The magic ability of love to help us transcend loss and self-doubt is the fulfillment of a wistful hope, sketched decades ago, in one of his early and loveliest songs, “I’ll Be Your Mirror”:

    “I’ll be your mirror, reflect what you are
    In case you don’t know
    I’ll be the wind, the rain, and the sunset
    The light on your door
    To show that you’re home.”

    1 · November 14, 2013

    • Frank De C.

      I believe the word enthusiasm derives from those imbued with theism: EN -THUSE! Amy Winehouse is one of those. These lost souls who are encumbered with the weight of the world on their frail shoulders;, they are the emotionally disenfranchised who can't entertain illusions of self-love and refuse to compromise. Artists do NOT love themselves; they get a reprieve while working, but as most analysts know, the motivation for art is reparation of loss from the damage done to internalized objects. Artists need to create another world to compensate for the one they're living in: Whether it's conceptual or abstract.

      1 · November 14, 2013

  • Nick A.

    If the self of self love is an artificial creation, what is self love worth other than as a means for adjusting to society sustained by imagination? The call to wisdom is the call to reality rather than justifying a socially acceptable creature of reaction.

    Another way of looking at it is that humanity lives by imagination with the potential for sustained conscious attention. Imagination and conscious attention are mutually exclusive. The benefits of love of self as opposed to self love can only come through gradually becoming capable of conscious attention. But only a few are willing to admit its benefits so everything remains as it is following the natural earthly cyles described in Ecclesiastes 3 including war and peace.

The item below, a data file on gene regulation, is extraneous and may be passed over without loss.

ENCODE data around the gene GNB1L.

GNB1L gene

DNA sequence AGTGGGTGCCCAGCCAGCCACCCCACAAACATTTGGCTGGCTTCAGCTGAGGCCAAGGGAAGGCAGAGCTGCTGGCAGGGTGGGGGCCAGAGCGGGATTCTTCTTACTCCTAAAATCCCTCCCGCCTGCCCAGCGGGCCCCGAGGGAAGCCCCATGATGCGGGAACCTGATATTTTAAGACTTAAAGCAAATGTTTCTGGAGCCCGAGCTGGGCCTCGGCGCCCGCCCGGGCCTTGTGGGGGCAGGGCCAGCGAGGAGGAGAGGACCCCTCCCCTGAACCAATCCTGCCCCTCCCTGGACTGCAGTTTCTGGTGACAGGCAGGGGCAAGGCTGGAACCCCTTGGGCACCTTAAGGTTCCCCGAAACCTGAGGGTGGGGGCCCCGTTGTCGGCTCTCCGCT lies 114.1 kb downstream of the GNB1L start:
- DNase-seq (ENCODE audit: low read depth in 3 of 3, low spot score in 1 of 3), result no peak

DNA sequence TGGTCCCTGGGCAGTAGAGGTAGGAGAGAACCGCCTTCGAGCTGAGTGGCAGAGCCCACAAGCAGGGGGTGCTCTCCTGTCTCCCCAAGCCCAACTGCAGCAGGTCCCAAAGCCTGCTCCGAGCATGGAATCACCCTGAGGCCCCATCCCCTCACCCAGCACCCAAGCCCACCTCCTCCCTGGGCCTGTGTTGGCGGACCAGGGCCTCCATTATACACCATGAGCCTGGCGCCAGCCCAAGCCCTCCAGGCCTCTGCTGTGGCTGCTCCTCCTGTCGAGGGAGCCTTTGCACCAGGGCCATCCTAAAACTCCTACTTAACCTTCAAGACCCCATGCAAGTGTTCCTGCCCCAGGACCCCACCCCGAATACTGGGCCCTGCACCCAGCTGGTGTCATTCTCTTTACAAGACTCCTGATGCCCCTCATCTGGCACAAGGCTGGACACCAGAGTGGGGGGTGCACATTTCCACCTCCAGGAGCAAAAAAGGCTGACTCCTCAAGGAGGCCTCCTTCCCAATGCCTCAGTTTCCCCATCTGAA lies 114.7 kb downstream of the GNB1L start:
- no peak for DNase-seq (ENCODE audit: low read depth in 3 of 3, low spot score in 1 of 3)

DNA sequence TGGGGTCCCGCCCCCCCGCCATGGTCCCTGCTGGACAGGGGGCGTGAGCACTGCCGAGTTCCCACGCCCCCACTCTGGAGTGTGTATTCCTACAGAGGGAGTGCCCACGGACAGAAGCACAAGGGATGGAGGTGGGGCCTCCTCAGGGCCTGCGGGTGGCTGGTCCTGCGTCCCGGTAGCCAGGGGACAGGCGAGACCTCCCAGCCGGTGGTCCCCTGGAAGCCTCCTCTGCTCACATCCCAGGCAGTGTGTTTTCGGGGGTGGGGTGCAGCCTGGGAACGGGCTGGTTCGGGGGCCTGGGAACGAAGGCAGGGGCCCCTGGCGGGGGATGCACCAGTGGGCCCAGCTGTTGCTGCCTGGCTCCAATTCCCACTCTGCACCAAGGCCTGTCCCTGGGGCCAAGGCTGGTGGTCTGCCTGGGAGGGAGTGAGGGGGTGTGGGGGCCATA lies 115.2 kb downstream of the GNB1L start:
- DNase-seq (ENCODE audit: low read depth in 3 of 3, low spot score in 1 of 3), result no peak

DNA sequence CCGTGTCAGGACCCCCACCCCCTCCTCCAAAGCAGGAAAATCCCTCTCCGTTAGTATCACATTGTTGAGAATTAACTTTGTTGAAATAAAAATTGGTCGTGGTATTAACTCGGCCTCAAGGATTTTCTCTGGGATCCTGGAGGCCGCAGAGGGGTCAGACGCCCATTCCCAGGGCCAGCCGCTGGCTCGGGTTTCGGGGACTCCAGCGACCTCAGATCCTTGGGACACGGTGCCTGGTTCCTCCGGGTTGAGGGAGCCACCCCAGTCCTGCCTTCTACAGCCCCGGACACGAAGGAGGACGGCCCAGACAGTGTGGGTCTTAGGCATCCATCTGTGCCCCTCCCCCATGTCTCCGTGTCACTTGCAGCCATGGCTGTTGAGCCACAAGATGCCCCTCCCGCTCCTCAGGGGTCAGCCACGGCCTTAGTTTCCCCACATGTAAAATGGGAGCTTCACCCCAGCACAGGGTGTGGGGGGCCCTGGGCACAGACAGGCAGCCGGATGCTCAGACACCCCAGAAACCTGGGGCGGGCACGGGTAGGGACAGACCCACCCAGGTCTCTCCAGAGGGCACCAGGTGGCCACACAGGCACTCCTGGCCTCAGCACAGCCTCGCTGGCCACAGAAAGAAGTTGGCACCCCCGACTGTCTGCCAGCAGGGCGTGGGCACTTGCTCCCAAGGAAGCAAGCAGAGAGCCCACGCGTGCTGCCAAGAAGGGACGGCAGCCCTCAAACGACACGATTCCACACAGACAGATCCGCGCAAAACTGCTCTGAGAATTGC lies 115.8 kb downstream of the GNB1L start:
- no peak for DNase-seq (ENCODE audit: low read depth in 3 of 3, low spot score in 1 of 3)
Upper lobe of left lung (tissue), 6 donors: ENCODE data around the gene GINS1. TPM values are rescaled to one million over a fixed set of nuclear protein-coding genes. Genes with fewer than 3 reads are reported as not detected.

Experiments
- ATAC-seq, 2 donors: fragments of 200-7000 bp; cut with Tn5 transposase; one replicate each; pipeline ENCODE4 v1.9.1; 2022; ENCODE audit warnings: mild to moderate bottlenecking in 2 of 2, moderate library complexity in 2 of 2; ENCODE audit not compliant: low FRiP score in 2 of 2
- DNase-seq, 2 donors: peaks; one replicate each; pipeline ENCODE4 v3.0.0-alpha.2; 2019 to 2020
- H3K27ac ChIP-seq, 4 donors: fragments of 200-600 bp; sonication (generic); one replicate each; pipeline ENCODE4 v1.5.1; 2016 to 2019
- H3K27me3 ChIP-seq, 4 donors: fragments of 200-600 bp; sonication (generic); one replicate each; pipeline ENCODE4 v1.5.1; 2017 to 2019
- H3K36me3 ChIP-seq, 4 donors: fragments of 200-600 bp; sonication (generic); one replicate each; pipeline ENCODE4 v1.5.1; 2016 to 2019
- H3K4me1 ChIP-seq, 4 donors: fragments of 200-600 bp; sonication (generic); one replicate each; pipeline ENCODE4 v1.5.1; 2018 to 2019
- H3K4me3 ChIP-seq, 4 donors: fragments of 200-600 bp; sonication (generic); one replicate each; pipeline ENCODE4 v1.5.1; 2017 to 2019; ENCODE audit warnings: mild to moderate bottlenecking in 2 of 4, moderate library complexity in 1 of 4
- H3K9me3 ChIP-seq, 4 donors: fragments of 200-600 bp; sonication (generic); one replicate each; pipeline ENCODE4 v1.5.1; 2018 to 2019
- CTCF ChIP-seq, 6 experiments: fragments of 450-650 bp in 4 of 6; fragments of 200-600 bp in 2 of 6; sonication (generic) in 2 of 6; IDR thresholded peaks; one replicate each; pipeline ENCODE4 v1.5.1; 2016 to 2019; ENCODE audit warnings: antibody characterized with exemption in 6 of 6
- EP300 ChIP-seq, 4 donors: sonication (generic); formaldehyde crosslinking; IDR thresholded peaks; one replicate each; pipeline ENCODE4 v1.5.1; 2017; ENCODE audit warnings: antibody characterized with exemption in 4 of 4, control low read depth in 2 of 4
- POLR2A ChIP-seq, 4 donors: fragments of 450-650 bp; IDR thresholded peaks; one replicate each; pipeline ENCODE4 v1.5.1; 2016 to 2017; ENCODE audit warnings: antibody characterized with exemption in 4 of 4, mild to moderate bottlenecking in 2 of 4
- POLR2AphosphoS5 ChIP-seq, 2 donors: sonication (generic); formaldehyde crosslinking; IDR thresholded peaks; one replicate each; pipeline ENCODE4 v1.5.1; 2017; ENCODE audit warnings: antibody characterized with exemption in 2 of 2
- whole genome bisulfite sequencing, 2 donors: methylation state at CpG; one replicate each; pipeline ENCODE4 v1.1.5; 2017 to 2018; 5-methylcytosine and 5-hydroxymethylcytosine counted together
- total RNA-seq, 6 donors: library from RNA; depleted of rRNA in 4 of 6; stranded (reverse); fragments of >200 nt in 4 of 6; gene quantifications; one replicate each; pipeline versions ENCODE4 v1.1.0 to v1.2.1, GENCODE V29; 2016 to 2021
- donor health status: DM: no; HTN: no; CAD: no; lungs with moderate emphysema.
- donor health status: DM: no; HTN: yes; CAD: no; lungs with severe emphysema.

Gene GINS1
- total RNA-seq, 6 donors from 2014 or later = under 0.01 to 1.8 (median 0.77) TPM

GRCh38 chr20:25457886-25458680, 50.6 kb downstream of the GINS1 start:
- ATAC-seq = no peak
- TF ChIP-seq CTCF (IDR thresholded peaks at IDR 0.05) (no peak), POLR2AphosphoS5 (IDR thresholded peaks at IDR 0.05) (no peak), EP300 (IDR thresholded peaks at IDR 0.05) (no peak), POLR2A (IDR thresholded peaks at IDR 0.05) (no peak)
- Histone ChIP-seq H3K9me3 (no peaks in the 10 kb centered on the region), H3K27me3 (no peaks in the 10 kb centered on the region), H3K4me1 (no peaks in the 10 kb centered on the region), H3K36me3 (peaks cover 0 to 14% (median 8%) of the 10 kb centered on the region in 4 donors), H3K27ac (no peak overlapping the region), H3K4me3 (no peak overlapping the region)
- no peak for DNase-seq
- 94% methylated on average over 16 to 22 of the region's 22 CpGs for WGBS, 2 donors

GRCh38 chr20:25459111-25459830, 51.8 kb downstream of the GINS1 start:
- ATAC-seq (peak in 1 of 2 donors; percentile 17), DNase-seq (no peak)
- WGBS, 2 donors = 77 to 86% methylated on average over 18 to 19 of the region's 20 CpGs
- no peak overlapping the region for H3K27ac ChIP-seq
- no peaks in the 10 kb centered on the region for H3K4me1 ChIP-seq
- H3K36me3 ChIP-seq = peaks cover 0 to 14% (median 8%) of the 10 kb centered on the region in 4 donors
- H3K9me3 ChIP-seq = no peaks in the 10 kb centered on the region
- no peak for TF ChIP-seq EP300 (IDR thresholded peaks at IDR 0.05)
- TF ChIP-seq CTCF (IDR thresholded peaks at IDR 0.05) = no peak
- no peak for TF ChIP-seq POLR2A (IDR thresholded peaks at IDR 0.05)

1 · November 14, 2013

  • Jack K.

    Hmmm... What evaluations of self-love might be offered for:

    - The Unabomber
    - Genghis Khan
    - Adolf Hitler
    - O J Simpson
    - Jodi Arias
    - Osama bin Laden
    - Add your own favorite bad guy (or pop celebrity!)

    Does their badness serve as a strong indicator of what their self-love must be, or is their self-love independent of their social behavior?

    November 14, 2013

    • Frank De C.

      All of the people herein named I can't associate with self-love. Well I think it begs the question. What is self-love? I intuitively think that hateful or criminal people do not love themselves. They may fortify themselves against loss or hurt, but precisely so, they do not love themselves.

      1 · November 14, 2013

    • Jack K.

      Ahh... so, is hate itself in fate a solid indicator of weak or nonexistent self-love?

      1 · November 14, 2013

  • Frank De C.

    As I said previously, NARCISSISM, in the pathological sense, is a fixation on grandiose ideas from an archaic self that has been reactivated because of faulty upbringing. Rather than being mediated through reality testing and replacing archaic self-concepts with social skills and reasonable achievements, the archaic self is mobilized against inadequacies. That probably obtains in many cases. Maybe Hitler had a narcissistic personality disorder which is also called borderline psychosis. OJ - out of due respect for our system of justice - I can't address since his only criminal conviction was for stealing back his own trophies. Apparently stealing trophies merits more penalties in America than felonious assault. Jodi Arias probably had very low self-esteem and depended on a man's love to compensate.